Maybe it’s his contagious smile, or the conviction evident in his voice. Maybe it’s his refreshing sense of humor, or the childlike glee that surfaces when he laughs. Whatever it is, people just like Francis Chan.
You don’t have to listen to Chan for very long to realize he is a gifted communicator and an engaging personality. On paper, Chan’s accomplishments as a well-known and well-respected pastor, best-selling author and sought-after public speaker may not seem unusual. After all, such success has almost become standard for megachurch pastors. But Chan has never been the typical megachurch pastor.
When he talks about the way some churches chase after the latest trends in an attempt to woo people to their services, you can almost hear traces of dismay (or disgust) in his voice. Chan prefers to point to the Bible—emphatically—and to call Christians to embrace a lifestyle that doesn’t make sense to the rest of the world (the central theme of his 2008 best-seller, Crazy Love). It’s this passion to see Christians living transformed lives that makes Chan’s messages distinct and personal.
People trust Francis Chan. They are drawn to his directness and sincerity. And when Chan speaks, people almost feel like they’re receiving a message straight from God.
And that’s a voice Christians do not want to lose.
Which is why Chan created such a stir last April when he announced he was leaving Cornerstone Church—the megachurch he planted in Simi Valley, Calif.
“Lisa [my wife] and I believe God is calling us out now, that He is sending us out to do something new, something that scares us, something that’s a step of faith,” Chan told his church when he resigned.
Though he was still uncertain about the details, Chan said he felt like God was leading his family to embark on a new ministry in a large city (such as Los Angeles, San Francisco or New York) where he will focus on ministering to the poor, and he wanted to be faithful and answer that call.
In the days that followed, Chan outlined his next steps, which included speaking throughout the U.S., walking the streets of large cities while praying for God’s direction, and eventually spending a few months serving in a developing country to “work with kids who have been rescued out of the slave trade … to go to a place where I’m a little bit more obscure, unknown—and just serve and care for some widows, orphans, and […] really seek the Lord, really be alone with Him.”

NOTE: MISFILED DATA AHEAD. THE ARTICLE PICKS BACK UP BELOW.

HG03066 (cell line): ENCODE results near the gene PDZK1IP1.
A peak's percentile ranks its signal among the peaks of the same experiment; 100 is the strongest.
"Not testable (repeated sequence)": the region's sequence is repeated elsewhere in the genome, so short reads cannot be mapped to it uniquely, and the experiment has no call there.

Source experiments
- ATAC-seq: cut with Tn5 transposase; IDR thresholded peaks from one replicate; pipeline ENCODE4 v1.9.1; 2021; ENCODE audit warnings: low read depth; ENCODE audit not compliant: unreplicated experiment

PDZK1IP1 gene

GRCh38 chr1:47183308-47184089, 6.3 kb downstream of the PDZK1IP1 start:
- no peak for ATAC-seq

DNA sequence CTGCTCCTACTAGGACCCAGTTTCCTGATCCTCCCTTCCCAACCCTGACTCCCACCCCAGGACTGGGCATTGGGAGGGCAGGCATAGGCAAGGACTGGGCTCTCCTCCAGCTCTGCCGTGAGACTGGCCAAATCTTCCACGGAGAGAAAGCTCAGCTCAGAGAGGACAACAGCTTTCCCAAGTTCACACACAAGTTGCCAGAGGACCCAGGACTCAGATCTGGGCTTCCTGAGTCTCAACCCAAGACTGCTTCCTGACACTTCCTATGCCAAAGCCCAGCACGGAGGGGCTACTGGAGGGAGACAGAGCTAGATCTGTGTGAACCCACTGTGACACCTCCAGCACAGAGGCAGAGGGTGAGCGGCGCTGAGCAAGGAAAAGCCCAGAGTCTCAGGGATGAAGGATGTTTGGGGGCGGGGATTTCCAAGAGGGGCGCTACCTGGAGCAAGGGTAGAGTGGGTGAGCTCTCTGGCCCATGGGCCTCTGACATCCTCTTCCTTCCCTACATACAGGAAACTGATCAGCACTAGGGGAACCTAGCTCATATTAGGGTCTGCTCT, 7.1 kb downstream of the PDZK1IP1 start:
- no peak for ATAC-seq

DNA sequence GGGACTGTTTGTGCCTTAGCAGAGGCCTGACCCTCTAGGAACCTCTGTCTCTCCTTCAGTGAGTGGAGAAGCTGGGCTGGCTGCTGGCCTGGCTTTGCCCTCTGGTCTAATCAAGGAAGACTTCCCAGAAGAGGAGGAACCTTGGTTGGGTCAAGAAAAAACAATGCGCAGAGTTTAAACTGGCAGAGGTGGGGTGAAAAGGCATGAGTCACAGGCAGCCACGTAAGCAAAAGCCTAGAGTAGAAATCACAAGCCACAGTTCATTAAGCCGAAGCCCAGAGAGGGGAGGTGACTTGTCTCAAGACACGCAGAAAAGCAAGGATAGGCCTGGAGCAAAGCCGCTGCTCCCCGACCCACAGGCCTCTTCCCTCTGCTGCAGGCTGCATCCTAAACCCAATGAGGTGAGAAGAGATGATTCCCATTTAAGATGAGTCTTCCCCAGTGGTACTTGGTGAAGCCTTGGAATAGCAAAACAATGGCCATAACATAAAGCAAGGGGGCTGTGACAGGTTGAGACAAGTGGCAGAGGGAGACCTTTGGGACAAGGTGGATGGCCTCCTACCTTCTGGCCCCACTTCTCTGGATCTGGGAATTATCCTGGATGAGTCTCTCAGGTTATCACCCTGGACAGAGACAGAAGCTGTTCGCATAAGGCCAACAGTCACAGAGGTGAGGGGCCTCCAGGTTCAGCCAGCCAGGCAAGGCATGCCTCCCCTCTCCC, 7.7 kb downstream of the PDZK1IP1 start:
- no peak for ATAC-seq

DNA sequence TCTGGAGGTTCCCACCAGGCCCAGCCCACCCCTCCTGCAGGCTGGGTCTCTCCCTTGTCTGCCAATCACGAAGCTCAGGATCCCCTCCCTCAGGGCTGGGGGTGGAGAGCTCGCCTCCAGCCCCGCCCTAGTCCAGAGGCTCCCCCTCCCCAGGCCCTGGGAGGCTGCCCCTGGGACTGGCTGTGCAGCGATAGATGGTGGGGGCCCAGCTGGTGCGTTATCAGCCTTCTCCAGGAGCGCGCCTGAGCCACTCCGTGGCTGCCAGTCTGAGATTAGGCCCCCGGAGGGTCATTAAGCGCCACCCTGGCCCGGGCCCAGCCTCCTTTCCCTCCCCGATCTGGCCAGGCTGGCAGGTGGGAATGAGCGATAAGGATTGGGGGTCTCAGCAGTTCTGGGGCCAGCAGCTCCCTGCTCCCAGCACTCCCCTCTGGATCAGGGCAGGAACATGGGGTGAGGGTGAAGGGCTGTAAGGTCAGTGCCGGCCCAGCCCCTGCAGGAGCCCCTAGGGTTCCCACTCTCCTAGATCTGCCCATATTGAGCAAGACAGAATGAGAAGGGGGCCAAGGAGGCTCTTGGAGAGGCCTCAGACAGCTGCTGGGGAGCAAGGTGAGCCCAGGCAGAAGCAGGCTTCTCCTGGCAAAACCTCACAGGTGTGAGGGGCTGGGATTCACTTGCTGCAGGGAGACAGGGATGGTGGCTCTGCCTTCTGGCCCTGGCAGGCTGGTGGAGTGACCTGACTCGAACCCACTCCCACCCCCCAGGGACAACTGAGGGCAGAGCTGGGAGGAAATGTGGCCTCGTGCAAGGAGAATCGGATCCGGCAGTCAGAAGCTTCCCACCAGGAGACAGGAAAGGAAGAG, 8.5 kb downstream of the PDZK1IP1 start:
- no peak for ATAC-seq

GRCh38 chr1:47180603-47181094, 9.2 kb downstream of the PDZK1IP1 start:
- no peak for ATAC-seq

Chan’s decision (and uncertainty) elicited responses from church leaders and laypeople everywhere. Many asked why he would leave his church without knowing what he was going to do next. Many wondered if there was more to the story. But Chan says those who knew him best were not surprised—they could tell something was stirring inside him.
“You can talk to the people at Cornerstone and most of them—I’d say 80 to 90 percent—have been like: ‘Well, we knew it was coming. I thought it was going to be years ago.’”
Those at Cornerstone may have known him best, but they were not the only ones affected by his decision. Chan has become something of an ambassador for the big-c “Church”—writing books, speaking at conferences, preaching around the world. And so, in the wake of Chan’s announcement, the same question reverberated on blogs, forums and at conferences: “Why? Why would he walk away from his ministry?”
Others were asking more pointed questions.
Cuckoo for Cocoa Puffs
In an online video conversation hosted by The Gospel Coalition that has attracted numerous viewers and given life to new debates about Chan’s decision, Mark Driscoll hijacks a discussion between Joshua Harris, Francis Chan and himself and uses the opportunity to put Chan on the spot, asking many of the tough questions others had been wondering.
One of the more memorable moments comes when Driscoll suggests that everyone thinks Chan is “cuckoo for Cocoa Puffs” for walking away from a thriving church.
Without realizing it, Driscoll’s claim may have affirmed Chan’s decision. After all, Crazy Love is Chan’s plea for people to embrace Christ so completely that it doesn’t make sense to others. Or, put another way, to trust God even when it prompts others to call you “cuckoo.”
“I don’t see it as this big step of faith. I mean, I do and I don’t,” Chan says. “I think people look at what I was doing and go: ‘Isn’t that the goal? Isn’t that what we’re striving after? So why would you not keep doing that?’ And I guess it’s because some of it was the goal, but the goal is really to just move as the Spirit moves, and to be as biblical and Christ-like as possible and try to be faithful to your calling.
“It will look a little different for everyone.”